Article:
Not long ago, Mr. Tyrrell brought over a video of New York Times columnist Thomas Friedman talking about globalization.

"There was no way I was going to watch that left-wing stuff," Heubaum later said. But he did, and found wide areas of agreement.

Once again, Mr. Tyrrell had found the thread to reach his audience.

Andrew Meacham can be reached at or (727) 892-2248.


James Stephen "Steve'' Tyrrell

Born: Sept. 18, 1922

Died: Nov. 17, 2012

Survivors: sons, Michael, James and John Tyrrell; daughter, Stephanie Tyrrell; stepdaughters, Elaine Lowitz and Lisa Elder; stepson, John Kenney; seven grandchildren; seven stepgrandchildren.

Steve Tyrrell, for decades the face of WEDU, dies at 90 12/01/12 [Last modified: Saturday, December 1, 2012 8:46pm]
Photo reprints | Article reprints

© 2017 Tampa Bay Times


Join the discussion: Click to view comments, add yours

  1. No touchdown, but fun lesson for Bucs' Adam Humphries


    It didn't end up being a touchdown, but one of the Bucs' biggest hustle plays in Thursday's win over Jacksonville saw receiver Adam Humphries scoop up a loose ball just before halftime, after what looked like an incompletion but was correctly ruled a Jameis Winston fumble.

    Bucs WR Adam Humphries runs to the end zone with QB Jameis Winston trailing -- his alert play wasn't a touchdown because teammates cannot advance a fumble in the final two minutes of a half.
  2. Bucs' Demar Dotson should be back from injury next week


    The Bucs got good news on starting right tackle Demar Dotson, whose MRI showed only a mild right groin sprain and should be back at practice next week.

    Bucs tackle Demar Dotson, shown last year when he signed a three-year contract extension, should only miss a week of practice with his groin injury and can return healthy for the Bucs' season opener at Miami in three weeks. [Octavio Jones | Times]
  3. Comedy legend Jerry Lewis dead at 91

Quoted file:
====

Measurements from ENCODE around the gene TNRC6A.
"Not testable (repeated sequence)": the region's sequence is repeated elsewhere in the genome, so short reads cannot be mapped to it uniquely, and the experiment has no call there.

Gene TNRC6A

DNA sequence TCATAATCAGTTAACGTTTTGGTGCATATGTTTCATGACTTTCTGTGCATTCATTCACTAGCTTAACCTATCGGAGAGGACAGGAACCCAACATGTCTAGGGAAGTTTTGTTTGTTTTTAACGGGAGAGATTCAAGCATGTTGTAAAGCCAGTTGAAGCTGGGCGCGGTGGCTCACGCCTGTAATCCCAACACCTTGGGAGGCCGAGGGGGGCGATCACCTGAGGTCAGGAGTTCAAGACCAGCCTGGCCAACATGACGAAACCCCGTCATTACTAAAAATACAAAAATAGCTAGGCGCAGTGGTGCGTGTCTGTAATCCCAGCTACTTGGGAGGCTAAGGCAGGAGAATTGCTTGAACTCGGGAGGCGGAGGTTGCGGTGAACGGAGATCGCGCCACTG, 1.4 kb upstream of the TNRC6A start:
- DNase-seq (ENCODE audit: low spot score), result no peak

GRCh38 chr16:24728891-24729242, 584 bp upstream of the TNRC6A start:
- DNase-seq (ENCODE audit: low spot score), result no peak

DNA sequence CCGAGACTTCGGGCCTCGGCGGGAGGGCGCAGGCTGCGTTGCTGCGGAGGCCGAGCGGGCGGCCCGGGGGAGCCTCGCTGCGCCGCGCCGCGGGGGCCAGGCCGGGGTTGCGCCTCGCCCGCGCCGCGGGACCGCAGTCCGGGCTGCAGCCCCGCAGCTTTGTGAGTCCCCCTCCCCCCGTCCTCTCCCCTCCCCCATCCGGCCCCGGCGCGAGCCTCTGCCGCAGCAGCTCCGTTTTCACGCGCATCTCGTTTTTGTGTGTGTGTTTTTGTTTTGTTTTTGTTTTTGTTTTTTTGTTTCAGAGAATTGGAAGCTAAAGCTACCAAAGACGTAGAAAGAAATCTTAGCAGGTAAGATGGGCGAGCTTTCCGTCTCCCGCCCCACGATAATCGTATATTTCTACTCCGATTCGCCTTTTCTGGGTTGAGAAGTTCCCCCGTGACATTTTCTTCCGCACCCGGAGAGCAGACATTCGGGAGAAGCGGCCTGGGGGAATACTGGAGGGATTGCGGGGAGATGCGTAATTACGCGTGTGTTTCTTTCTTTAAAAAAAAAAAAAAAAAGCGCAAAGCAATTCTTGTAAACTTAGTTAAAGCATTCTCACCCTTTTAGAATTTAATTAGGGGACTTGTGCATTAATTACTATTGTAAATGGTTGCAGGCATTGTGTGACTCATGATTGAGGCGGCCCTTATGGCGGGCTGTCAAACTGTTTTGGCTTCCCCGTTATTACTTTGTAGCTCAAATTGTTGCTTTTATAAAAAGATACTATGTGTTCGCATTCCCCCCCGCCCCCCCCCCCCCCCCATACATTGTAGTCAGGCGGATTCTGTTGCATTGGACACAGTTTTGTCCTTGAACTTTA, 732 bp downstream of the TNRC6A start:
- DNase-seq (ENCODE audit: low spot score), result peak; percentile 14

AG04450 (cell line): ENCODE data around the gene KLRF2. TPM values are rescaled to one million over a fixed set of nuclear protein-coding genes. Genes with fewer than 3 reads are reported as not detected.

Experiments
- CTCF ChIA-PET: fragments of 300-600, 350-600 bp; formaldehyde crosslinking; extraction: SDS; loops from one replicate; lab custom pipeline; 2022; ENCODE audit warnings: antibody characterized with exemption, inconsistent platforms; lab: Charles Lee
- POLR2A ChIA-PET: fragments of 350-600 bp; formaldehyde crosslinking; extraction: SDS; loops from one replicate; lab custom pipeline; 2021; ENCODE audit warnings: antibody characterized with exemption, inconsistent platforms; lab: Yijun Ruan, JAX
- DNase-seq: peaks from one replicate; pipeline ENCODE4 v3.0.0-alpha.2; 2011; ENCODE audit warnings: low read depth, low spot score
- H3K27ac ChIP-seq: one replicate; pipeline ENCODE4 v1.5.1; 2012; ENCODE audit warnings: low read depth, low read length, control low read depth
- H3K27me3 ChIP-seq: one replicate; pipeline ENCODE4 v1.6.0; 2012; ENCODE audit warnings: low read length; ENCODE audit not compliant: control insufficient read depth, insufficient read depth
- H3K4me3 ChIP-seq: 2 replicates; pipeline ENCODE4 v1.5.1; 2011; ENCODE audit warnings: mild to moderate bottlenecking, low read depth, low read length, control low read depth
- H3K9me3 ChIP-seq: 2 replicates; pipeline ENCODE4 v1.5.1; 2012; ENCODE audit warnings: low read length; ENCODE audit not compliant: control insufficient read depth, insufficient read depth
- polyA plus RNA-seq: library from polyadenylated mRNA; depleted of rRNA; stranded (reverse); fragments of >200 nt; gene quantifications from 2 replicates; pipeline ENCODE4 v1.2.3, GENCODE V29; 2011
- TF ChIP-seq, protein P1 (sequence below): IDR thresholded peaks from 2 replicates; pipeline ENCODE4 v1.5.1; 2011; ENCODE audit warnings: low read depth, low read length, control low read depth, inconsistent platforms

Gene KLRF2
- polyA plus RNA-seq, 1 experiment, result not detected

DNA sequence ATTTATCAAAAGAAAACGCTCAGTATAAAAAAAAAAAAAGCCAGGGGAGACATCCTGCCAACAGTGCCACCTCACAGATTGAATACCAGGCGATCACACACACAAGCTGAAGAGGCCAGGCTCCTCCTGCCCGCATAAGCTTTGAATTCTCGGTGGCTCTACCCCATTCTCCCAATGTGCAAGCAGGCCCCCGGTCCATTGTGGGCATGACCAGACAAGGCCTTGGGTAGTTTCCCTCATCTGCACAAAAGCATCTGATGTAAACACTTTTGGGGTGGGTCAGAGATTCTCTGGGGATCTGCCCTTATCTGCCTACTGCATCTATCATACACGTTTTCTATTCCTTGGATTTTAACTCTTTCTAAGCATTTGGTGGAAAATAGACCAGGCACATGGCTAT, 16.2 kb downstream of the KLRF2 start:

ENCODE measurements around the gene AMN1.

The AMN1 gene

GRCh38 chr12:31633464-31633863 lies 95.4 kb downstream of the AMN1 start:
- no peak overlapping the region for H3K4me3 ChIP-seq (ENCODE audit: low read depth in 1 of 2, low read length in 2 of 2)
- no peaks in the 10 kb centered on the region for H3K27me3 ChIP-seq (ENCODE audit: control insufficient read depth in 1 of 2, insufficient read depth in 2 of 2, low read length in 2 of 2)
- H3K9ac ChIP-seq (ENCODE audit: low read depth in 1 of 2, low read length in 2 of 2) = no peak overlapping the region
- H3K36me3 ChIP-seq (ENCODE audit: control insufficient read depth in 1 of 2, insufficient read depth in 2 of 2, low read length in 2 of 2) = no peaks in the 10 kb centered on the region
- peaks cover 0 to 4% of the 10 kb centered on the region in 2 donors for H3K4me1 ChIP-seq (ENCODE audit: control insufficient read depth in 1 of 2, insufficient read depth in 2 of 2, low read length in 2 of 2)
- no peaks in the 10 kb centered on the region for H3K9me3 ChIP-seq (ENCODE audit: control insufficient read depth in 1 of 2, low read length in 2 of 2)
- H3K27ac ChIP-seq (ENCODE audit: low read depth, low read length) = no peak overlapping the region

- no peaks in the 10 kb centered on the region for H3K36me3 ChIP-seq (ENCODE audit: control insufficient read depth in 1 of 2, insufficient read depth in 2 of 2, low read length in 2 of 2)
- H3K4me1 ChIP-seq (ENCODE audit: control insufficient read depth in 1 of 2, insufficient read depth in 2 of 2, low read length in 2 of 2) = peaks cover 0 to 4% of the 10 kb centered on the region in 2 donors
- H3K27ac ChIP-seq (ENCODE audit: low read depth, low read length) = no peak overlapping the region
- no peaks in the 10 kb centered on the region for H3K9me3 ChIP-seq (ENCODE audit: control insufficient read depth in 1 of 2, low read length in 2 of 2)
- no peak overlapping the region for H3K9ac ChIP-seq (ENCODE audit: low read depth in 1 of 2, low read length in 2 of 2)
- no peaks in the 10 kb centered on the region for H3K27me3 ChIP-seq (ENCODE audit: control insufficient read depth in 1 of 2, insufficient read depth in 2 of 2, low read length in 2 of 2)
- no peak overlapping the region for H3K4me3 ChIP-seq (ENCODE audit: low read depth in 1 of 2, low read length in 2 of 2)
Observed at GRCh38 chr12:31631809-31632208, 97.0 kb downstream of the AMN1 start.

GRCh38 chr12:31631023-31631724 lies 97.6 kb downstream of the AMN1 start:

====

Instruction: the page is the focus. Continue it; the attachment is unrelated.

LOS ANGELES — Jerry Lewis, the manic, rubber-faced showman who jumped and hollered to fame in a lucrative partnership with Dean Martin, settled down to become a self-conscious screen auteur and found an even greater following as the tireless, teary host of the annual muscular dystrophy telethons, has died. He was …

    In this Sept. 2, 1990, file photo, entertainer Jerry Lewis makes his opening remarks at the 25th Anniversary of the Jerry Lewis MDA Labor Day Telethon fundraiser in Los Angeles. Lewis, the comedian whose fundraising telethons became as famous as his hit movies, has died according to his publicist. [Associated Press]
  4. Mastermind of lottery rigging scam that netted millions faces 25 years


    DES MOINES, Iowa — For a decade, computer programmer Eddie Tipton reliably showed up for work at the central Iowa office of the Multi-State Lottery Association and earned the confidence of his co-workers, a team of technicians entrusted to build computers used to randomly pick numbers for some of the most popular …

    FILE - In this June 29, 2017, file photo, Eddie Tipton, the former Multi-State Lottery Association information security director who admitted to masterminding a scheme to rig lottery games that paid him and others $2 million from seven fixed jackpots in five states, is seen in court in Des Moines, Iowa. Tipton is scheduled to be sentenced Tuesday, Aug. 22. (Rodney White/The Des Moines Register via AP, File) IADES501
  5. Pasco County man killed in wrong-way crash on New Jersey Turnpike


    MOUNT LAUREL, N.J. — Authorities say a Florida man driving the wrong way on the New Jersey Turnpike was killed when his SUV crashed head-on into another vehicle.